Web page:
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17 April 2014 12:48 pm ,
Vol. 344 ,
Officials last week revealed that the U.S. contribution to ITER could cost $3.9 billion by 2034—roughly four times the...
An experimental hepatitis B drug that looked safe in animal trials tragically killed five of 15 patients in 1993. Now,...
Using the two high-quality genomes that exist for Neandertals and Denisovans, researchers find clues to gene activity...
A new report from the Intergovernmental Panel on Climate Change (IPCC) concludes that humanity has done little to slow...
Astronomers have discovered an Earth-sized planet in the habitable zone of a red dwarf—a star cooler than the sun—500...
Three years ago, Jennifer Francis of Rutgers University proposed that a warming Arctic was altering the behavior of the...
- 17 April 2014 12:48 pm , Vol. 344 , #6181
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ScienceShot: An Asteroid Smashup
8 October 2010 12:43 pm
Jupiter and Mars aren't the only recent impact victims in our solar system. In two talks today at the Division for Planetary Sciences in Pasadena, California, astronomers report that a small asteroid located in the inner asteroid belt between those two planets took a major hit early last year. Previously rendered only in artists' conceptions, the first asteroid collision known in modern times revealed itself in a tail of debris streaming from what astronomers at first assumed was a comet. But the roughly 120-meter-diameter object—given the comet designator P/2010 A2—showed no signs of emitting the gases that all comets emit when producing tails. Instead of a steady stream of dust, astronomers found boulders near the object with dust moving away from them. Backtracking, they calculated that a single impact by a smaller asteroid could have blasted it all off the asteroid in February or March 2009. No great loss, though; the tail debris adds up to the equivalent of only a 24-meter-diameter ball of rock.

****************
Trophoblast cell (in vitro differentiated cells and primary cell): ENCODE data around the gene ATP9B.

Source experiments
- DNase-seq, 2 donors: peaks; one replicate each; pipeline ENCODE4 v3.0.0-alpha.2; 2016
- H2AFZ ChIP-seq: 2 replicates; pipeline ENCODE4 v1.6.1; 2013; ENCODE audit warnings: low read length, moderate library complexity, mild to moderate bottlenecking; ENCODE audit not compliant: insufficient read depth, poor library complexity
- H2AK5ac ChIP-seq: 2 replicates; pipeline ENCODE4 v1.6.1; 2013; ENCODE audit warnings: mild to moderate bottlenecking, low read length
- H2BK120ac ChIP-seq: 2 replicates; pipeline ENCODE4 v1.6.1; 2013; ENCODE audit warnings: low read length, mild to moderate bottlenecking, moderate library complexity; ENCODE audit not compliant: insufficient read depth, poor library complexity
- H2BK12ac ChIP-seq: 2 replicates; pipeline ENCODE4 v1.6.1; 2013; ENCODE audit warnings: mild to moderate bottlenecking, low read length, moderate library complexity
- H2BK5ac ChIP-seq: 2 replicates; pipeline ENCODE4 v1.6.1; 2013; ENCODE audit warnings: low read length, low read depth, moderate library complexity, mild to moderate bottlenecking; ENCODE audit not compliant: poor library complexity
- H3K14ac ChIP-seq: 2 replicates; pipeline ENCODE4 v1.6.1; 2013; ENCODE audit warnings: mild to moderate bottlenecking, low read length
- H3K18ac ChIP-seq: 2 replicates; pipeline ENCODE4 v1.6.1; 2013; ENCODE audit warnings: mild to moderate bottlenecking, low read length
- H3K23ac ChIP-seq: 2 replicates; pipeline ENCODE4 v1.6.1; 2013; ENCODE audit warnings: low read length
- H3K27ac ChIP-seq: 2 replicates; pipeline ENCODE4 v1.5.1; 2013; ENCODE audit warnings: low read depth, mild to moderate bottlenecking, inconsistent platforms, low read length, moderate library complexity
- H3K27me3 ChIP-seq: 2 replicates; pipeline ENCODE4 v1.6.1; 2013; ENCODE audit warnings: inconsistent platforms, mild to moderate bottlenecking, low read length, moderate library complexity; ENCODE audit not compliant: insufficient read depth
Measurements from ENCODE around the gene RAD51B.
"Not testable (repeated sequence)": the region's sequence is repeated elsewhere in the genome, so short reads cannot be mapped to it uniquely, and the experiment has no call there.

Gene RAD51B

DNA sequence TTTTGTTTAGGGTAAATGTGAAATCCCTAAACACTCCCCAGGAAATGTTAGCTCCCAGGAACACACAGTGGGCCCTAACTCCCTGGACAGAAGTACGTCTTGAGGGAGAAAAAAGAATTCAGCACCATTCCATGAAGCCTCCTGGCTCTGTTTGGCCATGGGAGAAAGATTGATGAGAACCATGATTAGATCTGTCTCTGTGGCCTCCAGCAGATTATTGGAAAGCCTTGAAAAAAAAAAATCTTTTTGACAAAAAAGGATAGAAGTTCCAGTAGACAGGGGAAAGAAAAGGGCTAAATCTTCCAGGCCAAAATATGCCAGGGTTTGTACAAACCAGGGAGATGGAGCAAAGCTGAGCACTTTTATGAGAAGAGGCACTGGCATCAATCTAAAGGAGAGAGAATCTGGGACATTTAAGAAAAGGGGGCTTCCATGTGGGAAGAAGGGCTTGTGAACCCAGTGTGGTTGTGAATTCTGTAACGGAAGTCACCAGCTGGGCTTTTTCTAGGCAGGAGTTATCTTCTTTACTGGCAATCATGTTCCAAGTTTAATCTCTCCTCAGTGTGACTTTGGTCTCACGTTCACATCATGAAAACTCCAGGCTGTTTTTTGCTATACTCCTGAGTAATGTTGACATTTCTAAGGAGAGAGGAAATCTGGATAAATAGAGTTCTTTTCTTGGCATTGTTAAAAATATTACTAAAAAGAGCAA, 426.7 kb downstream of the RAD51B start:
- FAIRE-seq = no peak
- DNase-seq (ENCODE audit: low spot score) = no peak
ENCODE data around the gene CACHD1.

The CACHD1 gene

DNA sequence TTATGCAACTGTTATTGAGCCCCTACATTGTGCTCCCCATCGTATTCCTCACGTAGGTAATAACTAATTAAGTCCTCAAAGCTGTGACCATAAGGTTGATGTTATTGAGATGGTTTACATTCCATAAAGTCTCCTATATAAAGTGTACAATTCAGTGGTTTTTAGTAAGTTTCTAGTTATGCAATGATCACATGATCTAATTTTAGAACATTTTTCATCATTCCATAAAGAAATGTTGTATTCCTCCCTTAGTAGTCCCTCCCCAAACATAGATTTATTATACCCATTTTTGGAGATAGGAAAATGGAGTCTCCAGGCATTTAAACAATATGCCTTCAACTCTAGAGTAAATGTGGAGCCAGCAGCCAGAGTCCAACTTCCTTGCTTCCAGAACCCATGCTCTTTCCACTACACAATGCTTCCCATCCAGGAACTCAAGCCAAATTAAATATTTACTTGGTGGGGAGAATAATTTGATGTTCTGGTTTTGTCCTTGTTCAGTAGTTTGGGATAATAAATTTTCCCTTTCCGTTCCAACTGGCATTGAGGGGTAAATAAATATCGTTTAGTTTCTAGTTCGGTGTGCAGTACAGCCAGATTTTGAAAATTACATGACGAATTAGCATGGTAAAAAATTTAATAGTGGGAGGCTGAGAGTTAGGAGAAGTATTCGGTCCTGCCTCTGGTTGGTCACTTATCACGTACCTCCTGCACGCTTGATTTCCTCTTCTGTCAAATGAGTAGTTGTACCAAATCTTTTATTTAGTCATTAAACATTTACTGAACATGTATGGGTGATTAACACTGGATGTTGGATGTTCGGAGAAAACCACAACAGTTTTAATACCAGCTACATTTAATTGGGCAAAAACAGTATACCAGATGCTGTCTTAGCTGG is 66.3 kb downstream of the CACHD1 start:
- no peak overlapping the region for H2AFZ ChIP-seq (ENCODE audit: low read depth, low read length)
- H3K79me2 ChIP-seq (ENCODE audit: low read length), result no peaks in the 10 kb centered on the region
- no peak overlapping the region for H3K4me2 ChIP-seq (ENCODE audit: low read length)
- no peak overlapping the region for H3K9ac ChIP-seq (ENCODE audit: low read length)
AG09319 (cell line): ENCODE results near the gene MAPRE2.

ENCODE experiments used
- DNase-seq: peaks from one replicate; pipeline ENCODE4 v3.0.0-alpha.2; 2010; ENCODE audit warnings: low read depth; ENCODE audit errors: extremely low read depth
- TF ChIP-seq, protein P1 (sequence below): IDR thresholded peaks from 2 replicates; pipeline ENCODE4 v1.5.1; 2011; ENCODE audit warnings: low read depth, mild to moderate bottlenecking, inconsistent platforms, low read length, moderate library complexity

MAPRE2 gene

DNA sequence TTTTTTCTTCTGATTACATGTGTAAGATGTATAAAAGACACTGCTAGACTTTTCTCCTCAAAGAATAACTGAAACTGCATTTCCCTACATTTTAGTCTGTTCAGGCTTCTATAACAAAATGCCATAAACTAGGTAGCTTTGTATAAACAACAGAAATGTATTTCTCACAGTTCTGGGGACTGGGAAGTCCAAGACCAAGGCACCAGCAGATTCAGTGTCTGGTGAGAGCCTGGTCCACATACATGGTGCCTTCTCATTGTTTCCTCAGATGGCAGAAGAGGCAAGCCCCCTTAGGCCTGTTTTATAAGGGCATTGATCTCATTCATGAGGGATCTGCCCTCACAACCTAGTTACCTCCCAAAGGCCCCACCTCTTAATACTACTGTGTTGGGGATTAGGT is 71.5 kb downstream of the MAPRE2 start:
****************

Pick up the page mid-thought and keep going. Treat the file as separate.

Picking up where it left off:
See more ScienceShots.